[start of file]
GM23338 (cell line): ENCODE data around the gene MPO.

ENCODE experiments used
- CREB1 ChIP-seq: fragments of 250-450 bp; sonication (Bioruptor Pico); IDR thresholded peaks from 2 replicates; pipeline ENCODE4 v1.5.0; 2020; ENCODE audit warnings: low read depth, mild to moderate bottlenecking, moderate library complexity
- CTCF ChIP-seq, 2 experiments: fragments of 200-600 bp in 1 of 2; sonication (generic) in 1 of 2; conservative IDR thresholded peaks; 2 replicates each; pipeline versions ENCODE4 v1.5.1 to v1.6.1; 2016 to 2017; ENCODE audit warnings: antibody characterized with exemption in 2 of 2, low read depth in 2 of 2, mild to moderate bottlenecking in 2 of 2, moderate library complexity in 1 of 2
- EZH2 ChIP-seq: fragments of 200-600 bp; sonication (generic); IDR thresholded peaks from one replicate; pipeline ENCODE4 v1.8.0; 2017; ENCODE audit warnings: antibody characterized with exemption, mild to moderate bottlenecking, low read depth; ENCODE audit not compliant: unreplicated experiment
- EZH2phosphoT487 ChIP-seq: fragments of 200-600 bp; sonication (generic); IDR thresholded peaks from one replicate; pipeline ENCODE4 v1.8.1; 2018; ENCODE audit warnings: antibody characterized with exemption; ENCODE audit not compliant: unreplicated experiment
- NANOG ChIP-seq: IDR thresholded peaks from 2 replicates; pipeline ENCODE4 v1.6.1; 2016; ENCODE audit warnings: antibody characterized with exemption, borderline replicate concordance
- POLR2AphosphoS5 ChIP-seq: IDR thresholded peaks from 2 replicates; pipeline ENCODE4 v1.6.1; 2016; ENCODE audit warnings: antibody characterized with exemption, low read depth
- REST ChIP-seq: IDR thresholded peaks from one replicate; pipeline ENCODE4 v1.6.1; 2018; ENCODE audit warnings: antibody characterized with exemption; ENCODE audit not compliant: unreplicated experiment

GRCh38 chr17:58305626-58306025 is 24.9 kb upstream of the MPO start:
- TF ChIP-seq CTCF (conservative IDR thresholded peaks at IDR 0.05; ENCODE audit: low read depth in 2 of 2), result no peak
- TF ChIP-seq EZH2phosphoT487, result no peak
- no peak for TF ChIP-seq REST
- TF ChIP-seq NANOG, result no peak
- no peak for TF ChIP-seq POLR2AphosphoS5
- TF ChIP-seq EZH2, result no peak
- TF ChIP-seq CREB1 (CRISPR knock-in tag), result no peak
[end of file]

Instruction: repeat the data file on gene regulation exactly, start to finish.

GM23338 (cell line): ENCODE data around the gene MPO.

ENCODE experiments used
- CREB1 ChIP-seq: fragments of 250-450 bp; sonication (Bioruptor Pico); IDR thresholded peaks from 2 replicates; pipeline ENCODE4 v1.5.0; 2020; ENCODE audit warnings: low read depth, mild to moderate bottlenecking, moderate library complexity
- CTCF ChIP-seq, 2 experiments: fragments of 200-600 bp in 1 of 2; sonication (generic) in 1 of 2; conservative IDR thresholded peaks; 2 replicates each; pipeline versions ENCODE4 v1.5.1 to v1.6.1; 2016 to 2017; ENCODE audit warnings: antibody characterized with exemption in 2 of 2, low read depth in 2 of 2, mild to moderate bottlenecking in 2 of 2, moderate library complexity in 1 of 2
- EZH2 ChIP-seq: fragments of 200-600 bp; sonication (generic); IDR thresholded peaks from one replicate; pipeline ENCODE4 v1.8.0; 2017; ENCODE audit warnings: antibody characterized with exemption, mild to moderate bottlenecking, low read depth; ENCODE audit not compliant: unreplicated experiment
- EZH2phosphoT487 ChIP-seq: fragments of 200-600 bp; sonication (generic); IDR thresholded peaks from one replicate; pipeline ENCODE4 v1.8.1; 2018; ENCODE audit warnings: antibody characterized with exemption; ENCODE audit not compliant: unreplicated experiment
- NANOG ChIP-seq: IDR thresholded peaks from 2 replicates; pipeline ENCODE4 v1.6.1; 2016; ENCODE audit warnings: antibody characterized with exemption, borderline replicate concordance
- POLR2AphosphoS5 ChIP-seq: IDR thresholded peaks from 2 replicates; pipeline ENCODE4 v1.6.1; 2016; ENCODE audit warnings: antibody characterized with exemption, low read depth
- REST ChIP-seq: IDR thresholded peaks from one replicate; pipeline ENCODE4 v1.6.1; 2018; ENCODE audit warnings: antibody characterized with exemption; ENCODE audit not compliant: unreplicated experiment

GRCh38 chr17:58305626-58306025 is 24.9 kb upstream of the MPO start:
- TF ChIP-seq CTCF (conservative IDR thresholded peaks at IDR 0.05; ENCODE audit: low read depth in 2 of 2), result no peak
- TF ChIP-seq EZH2phosphoT487, result no peak
- no peak for TF ChIP-seq REST
- TF ChIP-seq NANOG, result no peak
- no peak for TF ChIP-seq POLR2AphosphoS5
- TF ChIP-seq EZH2, result no peak
- TF ChIP-seq CREB1 (CRISPR knock-in tag), result no peak